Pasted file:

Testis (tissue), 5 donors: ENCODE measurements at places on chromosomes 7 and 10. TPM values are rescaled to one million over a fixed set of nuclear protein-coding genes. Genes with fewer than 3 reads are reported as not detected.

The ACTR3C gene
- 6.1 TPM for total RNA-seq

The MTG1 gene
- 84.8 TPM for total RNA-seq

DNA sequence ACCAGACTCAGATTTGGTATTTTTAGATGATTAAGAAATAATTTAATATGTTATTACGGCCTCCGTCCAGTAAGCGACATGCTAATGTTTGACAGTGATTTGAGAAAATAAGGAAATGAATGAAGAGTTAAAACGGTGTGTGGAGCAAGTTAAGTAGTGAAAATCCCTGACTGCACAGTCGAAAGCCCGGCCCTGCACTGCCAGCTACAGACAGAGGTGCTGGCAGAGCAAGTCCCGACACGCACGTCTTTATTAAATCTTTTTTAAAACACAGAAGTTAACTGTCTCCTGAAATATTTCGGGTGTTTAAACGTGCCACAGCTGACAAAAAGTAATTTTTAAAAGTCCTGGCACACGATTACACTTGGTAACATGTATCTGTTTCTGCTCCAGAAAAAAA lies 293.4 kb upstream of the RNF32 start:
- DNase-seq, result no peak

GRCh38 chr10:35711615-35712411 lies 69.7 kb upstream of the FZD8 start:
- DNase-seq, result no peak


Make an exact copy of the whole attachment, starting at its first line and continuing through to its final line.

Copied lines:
Testis (tissue), 5 donors: ENCODE measurements at places on chromosomes 7 and 10. TPM values are rescaled to one million over a fixed set of nuclear protein-coding genes. Genes with fewer than 3 reads are reported as not detected.

The ACTR3C gene
- 6.1 TPM for total RNA-seq

The MTG1 gene
- 84.8 TPM for total RNA-seq

DNA sequence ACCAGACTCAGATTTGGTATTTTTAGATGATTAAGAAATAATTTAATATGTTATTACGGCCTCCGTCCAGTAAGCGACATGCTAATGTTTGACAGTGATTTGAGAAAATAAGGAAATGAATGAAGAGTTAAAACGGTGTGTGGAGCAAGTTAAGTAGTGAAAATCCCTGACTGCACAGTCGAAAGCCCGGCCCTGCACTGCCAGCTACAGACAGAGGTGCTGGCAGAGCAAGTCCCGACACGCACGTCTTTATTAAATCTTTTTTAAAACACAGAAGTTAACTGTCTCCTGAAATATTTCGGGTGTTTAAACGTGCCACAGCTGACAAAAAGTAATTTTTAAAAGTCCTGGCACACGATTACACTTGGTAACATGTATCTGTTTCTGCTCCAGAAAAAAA lies 293.4 kb upstream of the RNF32 start:
- DNase-seq, result no peak

GRCh38 chr10:35711615-35712411 lies 69.7 kb upstream of the FZD8 start:
- DNase-seq, result no peak